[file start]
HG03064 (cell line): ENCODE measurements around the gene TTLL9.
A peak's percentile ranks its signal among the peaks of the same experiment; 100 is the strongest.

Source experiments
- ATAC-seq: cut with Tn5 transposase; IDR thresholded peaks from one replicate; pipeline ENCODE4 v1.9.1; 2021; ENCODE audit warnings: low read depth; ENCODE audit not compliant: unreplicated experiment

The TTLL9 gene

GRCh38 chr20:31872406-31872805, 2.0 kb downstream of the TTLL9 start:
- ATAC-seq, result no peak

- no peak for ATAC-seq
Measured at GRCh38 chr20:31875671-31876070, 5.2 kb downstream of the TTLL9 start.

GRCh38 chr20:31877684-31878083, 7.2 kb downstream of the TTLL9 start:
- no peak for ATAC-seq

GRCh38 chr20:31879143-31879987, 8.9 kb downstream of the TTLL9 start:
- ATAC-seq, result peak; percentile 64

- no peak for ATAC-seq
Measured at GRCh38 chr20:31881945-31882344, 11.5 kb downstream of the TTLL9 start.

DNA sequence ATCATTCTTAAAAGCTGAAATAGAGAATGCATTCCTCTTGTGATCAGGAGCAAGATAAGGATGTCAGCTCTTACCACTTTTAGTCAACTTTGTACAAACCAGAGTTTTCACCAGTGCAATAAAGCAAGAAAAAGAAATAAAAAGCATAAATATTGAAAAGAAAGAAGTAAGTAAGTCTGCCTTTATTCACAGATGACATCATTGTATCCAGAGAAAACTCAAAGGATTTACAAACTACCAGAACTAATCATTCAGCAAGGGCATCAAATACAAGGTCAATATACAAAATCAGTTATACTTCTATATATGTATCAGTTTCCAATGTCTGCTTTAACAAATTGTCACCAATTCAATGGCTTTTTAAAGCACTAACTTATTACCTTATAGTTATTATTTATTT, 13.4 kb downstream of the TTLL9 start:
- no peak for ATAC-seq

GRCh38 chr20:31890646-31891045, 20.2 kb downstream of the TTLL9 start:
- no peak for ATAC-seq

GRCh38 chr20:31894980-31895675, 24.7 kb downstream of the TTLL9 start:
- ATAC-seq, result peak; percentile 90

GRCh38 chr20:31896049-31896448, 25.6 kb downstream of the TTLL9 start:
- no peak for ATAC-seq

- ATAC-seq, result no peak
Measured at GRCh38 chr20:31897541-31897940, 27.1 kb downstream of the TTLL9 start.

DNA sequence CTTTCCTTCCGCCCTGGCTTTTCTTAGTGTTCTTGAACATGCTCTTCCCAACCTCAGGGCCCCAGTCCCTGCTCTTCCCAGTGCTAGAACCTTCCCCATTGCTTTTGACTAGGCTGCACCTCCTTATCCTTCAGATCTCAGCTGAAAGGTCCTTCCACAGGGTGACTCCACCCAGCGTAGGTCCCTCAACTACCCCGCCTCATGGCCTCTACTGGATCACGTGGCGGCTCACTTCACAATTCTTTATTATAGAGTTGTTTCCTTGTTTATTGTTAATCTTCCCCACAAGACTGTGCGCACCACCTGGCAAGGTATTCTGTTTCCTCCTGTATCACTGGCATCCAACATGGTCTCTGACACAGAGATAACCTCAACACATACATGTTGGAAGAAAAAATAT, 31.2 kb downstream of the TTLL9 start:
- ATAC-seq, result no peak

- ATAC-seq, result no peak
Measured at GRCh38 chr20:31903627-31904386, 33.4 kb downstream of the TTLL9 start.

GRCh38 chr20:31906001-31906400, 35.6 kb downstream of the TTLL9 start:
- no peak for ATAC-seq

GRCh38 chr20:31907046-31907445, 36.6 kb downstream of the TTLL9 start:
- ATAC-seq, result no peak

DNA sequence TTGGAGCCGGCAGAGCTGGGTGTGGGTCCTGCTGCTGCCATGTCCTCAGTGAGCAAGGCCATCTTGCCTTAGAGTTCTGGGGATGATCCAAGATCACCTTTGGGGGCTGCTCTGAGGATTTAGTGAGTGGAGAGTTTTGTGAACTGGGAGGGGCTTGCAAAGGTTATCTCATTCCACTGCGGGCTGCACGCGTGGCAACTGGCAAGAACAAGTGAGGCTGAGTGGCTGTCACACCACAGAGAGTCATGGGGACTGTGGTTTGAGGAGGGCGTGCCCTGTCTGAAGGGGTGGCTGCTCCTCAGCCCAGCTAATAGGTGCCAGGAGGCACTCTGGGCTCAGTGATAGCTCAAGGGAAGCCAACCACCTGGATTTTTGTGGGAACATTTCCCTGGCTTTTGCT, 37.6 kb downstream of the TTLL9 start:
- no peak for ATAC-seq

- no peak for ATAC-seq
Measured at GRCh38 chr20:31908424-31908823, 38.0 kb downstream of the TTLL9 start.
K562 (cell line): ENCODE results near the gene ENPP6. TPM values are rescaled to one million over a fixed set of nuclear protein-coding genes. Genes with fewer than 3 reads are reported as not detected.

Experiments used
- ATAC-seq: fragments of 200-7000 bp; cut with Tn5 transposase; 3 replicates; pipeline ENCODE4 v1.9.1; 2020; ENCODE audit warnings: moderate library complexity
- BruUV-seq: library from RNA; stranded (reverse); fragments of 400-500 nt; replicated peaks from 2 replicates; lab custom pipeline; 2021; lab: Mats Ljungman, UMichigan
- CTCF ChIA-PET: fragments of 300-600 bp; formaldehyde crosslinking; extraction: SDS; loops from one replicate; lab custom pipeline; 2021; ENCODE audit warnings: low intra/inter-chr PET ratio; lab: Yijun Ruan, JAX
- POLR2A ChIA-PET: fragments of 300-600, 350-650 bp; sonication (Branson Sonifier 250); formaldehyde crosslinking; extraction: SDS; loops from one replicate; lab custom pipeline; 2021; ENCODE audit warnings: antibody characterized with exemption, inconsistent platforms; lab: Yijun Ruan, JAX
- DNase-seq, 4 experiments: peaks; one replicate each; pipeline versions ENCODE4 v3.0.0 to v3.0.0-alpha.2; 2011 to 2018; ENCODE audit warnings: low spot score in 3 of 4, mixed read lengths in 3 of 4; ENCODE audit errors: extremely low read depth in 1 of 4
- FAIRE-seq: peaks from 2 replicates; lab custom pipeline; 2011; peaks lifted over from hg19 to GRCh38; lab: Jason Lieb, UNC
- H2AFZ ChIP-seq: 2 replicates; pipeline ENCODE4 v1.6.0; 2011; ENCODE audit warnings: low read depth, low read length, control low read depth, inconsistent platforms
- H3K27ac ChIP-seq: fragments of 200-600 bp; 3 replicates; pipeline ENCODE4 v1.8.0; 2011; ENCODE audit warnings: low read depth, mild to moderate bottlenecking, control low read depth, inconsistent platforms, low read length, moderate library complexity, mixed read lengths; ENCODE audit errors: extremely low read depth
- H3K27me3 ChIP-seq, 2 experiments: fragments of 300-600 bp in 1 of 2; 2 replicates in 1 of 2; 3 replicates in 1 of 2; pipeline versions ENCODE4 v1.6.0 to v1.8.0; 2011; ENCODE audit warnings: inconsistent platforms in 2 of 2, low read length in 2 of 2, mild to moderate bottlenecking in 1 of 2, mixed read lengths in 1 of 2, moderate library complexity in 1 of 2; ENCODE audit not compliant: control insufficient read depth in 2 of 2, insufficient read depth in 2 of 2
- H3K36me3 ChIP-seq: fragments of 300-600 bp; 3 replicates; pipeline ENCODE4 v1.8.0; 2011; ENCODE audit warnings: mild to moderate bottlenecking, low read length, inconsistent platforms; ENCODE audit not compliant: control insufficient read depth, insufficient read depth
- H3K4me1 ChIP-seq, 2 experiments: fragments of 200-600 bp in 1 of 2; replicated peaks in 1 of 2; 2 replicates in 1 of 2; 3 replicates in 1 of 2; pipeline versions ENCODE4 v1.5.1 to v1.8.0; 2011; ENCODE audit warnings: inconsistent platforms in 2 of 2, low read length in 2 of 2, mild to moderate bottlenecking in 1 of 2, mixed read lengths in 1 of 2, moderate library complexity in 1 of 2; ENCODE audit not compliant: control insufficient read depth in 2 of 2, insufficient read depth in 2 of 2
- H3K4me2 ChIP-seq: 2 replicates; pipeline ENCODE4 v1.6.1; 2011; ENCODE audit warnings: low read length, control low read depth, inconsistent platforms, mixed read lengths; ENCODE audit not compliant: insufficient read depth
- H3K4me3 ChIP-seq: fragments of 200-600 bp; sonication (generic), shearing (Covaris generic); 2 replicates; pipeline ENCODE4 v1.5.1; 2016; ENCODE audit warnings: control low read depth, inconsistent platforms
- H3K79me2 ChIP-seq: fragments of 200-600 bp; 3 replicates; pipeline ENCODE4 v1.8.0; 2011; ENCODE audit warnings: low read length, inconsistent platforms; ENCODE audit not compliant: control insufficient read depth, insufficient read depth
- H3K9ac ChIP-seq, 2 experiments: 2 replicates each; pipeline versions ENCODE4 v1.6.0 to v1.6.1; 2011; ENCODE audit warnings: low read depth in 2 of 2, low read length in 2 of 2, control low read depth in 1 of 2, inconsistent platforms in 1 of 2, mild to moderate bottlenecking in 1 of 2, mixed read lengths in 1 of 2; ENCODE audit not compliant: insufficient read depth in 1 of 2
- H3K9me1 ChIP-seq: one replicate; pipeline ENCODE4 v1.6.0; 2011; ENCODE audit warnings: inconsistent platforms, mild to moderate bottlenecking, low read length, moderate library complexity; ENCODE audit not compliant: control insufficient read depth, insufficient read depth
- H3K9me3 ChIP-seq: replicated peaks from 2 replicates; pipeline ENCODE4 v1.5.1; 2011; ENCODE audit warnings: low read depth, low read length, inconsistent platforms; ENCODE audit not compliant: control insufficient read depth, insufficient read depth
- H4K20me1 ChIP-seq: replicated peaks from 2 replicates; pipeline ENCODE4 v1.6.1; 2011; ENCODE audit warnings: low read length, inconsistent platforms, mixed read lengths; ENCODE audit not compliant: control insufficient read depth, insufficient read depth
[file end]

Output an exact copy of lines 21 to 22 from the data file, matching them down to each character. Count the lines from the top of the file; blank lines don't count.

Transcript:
- ATAC-seq, result peak; percentile 90

GRCh38 chr20:31896049-31896448, 25.6 kb downstream of the TTLL9 start: